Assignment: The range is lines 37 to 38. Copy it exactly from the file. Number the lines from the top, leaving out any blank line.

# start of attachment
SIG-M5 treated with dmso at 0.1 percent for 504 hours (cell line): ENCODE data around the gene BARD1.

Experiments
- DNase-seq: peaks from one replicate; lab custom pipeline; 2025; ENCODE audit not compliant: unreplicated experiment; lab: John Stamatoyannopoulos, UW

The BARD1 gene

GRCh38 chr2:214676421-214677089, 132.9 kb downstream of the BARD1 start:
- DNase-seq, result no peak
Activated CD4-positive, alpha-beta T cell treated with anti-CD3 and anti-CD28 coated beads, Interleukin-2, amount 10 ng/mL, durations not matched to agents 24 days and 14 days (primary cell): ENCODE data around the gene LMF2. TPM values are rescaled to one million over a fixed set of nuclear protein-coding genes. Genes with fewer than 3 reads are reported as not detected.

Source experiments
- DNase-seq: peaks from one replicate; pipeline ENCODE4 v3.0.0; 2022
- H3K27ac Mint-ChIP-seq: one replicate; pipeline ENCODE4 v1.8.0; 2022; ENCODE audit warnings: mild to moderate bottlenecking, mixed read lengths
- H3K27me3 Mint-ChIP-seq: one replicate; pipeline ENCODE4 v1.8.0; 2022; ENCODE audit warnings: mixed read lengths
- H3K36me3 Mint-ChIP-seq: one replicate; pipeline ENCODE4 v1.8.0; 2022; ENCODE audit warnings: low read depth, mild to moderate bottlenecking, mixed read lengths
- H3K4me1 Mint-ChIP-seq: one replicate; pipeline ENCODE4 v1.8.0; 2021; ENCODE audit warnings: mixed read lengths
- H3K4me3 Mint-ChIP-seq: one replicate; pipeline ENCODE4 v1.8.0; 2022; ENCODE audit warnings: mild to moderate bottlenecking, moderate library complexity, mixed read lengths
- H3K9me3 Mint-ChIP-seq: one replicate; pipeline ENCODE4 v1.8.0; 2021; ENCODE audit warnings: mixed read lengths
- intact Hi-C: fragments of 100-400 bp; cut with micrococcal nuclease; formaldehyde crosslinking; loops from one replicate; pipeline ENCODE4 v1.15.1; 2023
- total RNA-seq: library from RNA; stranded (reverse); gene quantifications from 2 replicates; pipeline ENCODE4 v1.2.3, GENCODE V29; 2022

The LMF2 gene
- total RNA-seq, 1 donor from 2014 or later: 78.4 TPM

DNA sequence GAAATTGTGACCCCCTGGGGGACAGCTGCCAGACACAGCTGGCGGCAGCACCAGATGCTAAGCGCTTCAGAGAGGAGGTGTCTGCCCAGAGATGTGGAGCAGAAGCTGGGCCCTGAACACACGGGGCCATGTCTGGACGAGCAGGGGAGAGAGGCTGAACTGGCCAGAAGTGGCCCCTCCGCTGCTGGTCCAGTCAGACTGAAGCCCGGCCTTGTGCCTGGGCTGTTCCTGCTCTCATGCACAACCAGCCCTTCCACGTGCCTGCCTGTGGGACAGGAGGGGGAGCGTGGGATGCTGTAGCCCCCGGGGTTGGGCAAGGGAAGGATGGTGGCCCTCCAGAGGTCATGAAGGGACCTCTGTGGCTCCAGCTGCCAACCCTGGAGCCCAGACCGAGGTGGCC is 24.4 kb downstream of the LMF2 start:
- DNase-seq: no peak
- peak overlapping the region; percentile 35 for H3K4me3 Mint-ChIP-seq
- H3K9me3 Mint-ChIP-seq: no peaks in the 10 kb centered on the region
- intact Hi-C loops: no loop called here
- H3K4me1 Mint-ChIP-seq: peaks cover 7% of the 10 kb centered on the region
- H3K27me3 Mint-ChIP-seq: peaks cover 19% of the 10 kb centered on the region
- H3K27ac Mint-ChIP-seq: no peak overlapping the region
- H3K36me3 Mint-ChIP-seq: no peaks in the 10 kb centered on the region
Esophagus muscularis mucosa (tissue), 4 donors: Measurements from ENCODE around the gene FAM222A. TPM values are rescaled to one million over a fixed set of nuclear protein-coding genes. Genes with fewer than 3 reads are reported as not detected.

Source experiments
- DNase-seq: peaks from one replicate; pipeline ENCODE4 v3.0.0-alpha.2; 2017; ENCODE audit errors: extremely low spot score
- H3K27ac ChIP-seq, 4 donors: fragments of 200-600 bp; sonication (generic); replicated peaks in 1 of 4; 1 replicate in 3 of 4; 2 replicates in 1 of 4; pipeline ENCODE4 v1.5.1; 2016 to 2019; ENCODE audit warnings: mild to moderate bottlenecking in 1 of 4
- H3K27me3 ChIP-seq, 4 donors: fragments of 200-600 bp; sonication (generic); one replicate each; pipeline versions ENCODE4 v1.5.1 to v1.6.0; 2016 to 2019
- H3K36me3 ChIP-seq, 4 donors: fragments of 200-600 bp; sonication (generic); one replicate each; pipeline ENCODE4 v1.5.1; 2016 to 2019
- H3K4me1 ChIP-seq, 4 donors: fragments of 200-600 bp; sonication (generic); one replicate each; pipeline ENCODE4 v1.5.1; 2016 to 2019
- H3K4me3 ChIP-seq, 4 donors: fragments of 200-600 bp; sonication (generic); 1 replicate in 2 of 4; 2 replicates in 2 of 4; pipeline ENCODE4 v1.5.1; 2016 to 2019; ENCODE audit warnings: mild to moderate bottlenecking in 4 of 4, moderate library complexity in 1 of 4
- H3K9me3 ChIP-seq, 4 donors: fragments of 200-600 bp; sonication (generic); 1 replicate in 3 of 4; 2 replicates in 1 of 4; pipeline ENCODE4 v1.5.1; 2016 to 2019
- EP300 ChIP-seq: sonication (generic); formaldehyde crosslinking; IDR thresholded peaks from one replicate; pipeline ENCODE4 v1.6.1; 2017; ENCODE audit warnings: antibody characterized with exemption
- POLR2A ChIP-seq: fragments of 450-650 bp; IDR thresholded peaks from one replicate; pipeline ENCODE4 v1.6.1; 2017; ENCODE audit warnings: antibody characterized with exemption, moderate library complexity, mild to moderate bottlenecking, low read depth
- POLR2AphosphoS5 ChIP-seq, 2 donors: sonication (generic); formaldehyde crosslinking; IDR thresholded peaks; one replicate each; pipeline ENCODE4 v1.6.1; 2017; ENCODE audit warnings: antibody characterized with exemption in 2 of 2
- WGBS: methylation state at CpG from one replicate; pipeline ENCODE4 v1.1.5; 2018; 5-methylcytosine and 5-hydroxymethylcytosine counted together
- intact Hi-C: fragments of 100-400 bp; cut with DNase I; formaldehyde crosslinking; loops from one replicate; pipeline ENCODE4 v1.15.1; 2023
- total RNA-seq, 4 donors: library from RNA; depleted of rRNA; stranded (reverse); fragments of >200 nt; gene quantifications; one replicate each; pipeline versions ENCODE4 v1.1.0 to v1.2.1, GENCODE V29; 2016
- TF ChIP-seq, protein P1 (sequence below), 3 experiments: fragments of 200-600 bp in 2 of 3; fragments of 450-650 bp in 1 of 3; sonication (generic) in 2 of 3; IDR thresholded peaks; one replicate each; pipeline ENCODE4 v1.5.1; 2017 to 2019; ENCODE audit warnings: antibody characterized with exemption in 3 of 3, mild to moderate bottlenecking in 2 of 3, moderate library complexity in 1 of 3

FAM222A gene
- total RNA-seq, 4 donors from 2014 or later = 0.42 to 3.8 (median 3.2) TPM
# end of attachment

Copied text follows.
- H3K9me3 ChIP-seq, 4 donors: fragments of 200-600 bp; sonication (generic); 1 replicate in 3 of 4; 2 replicates in 1 of 4; pipeline ENCODE4 v1.5.1; 2016 to 2019
- EP300 ChIP-seq: sonication (generic); formaldehyde crosslinking; IDR thresholded peaks from one replicate; pipeline ENCODE4 v1.6.1; 2017; ENCODE audit warnings: antibody characterized with exemption